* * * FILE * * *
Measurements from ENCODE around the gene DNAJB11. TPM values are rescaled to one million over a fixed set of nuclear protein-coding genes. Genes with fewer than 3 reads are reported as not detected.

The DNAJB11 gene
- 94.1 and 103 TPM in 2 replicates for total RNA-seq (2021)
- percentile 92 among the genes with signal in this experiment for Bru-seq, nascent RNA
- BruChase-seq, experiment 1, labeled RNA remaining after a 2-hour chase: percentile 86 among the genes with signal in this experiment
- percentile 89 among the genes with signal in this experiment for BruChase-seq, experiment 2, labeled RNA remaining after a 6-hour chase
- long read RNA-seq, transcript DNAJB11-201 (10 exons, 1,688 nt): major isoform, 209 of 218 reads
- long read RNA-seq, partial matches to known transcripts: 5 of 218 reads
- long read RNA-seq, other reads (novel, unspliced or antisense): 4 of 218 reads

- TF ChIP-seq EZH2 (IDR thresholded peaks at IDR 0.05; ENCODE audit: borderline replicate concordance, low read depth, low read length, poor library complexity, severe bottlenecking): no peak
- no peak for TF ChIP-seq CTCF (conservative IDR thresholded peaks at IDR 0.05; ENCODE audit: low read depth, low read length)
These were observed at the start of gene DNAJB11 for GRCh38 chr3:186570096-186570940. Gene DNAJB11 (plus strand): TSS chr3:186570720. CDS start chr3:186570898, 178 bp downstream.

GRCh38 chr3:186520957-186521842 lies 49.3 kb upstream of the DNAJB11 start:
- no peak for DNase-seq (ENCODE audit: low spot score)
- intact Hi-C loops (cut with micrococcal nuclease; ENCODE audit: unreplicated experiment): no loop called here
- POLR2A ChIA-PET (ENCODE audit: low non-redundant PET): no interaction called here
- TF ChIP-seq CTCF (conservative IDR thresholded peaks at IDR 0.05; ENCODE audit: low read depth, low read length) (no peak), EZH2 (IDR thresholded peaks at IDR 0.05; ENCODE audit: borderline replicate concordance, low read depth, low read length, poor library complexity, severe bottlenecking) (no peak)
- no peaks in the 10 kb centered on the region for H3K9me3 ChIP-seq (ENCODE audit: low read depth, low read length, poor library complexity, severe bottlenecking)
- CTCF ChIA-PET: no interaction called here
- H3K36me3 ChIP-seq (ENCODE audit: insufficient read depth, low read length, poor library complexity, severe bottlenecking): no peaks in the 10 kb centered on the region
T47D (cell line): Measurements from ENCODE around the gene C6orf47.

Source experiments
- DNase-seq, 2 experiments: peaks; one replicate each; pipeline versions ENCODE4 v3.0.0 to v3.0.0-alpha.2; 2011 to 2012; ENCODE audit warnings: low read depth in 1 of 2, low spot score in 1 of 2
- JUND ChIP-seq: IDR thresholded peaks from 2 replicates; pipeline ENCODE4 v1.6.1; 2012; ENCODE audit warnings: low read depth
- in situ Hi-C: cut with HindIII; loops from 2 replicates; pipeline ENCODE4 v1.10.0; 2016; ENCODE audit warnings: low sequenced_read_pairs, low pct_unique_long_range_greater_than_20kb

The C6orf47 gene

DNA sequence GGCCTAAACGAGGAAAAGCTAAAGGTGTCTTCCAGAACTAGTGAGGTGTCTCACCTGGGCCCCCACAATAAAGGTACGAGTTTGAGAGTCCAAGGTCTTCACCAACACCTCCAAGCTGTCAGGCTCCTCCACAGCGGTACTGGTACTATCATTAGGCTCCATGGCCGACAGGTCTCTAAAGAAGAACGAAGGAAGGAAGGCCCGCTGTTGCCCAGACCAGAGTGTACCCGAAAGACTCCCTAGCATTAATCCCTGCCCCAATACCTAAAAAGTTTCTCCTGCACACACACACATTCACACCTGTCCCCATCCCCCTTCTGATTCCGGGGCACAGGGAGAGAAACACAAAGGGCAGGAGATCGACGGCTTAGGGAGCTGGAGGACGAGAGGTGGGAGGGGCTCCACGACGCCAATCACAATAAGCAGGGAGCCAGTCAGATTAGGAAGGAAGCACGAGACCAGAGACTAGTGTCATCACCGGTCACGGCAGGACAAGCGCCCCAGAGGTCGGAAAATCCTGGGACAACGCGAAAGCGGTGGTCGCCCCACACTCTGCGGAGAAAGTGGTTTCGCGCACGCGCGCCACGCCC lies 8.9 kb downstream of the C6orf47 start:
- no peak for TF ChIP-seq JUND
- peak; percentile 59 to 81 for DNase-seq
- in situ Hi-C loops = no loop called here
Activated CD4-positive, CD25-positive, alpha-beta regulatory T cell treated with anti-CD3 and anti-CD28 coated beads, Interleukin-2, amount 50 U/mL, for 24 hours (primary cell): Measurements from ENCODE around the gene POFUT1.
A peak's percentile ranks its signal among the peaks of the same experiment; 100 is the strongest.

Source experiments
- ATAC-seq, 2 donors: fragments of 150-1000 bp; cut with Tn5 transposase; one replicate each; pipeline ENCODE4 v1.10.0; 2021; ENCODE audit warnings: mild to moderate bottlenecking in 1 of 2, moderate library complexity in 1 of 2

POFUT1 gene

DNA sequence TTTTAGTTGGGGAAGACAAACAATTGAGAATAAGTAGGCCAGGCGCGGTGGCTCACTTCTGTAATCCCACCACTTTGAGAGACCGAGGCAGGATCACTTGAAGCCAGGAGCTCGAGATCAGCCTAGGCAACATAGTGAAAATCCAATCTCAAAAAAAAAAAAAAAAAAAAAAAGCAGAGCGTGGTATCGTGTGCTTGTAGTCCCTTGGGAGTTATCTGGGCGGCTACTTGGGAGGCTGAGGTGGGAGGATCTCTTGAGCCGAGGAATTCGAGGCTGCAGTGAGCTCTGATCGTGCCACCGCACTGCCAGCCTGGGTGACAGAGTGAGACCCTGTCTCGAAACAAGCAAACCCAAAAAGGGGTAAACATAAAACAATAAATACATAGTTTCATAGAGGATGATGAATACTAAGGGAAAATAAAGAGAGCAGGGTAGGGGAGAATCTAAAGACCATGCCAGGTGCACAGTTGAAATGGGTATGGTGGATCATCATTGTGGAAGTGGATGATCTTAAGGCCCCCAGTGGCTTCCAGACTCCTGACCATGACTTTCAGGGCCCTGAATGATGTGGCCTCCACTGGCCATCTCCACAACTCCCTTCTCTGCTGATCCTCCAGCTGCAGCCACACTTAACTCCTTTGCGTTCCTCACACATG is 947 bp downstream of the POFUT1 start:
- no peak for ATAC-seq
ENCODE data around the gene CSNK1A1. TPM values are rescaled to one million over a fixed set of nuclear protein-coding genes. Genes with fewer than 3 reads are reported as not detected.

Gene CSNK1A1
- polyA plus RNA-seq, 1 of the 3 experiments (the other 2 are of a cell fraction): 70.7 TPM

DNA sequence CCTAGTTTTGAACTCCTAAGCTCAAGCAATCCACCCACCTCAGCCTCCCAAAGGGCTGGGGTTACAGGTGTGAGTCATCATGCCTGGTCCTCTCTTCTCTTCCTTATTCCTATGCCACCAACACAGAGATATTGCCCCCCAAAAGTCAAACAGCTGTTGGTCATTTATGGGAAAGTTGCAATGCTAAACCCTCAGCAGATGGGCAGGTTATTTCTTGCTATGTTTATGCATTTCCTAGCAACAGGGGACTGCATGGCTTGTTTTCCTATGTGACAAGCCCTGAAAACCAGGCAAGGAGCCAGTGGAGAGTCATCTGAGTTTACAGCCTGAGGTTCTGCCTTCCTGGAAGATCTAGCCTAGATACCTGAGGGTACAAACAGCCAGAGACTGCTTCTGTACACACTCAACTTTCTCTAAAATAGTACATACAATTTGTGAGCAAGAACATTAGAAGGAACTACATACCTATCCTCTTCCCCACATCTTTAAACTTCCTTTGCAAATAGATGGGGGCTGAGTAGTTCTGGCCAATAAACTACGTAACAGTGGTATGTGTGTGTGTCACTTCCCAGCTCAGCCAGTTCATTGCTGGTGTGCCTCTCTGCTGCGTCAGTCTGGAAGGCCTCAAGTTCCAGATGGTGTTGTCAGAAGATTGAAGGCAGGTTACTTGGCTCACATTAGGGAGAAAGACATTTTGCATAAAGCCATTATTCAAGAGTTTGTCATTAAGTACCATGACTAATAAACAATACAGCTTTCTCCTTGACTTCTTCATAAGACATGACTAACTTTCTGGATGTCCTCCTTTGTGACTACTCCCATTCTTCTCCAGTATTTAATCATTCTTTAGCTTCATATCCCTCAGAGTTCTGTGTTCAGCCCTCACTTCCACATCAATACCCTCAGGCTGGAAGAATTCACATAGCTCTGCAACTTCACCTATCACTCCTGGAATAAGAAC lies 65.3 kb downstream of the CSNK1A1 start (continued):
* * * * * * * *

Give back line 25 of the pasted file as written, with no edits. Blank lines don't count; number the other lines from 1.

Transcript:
- in situ Hi-C: cut with HindIII; loops from 2 replicates; pipeline ENCODE4 v1.10.0; 2016; ENCODE audit warnings: low sequenced_read_pairs, low pct_unique_long_range_greater_than_20kb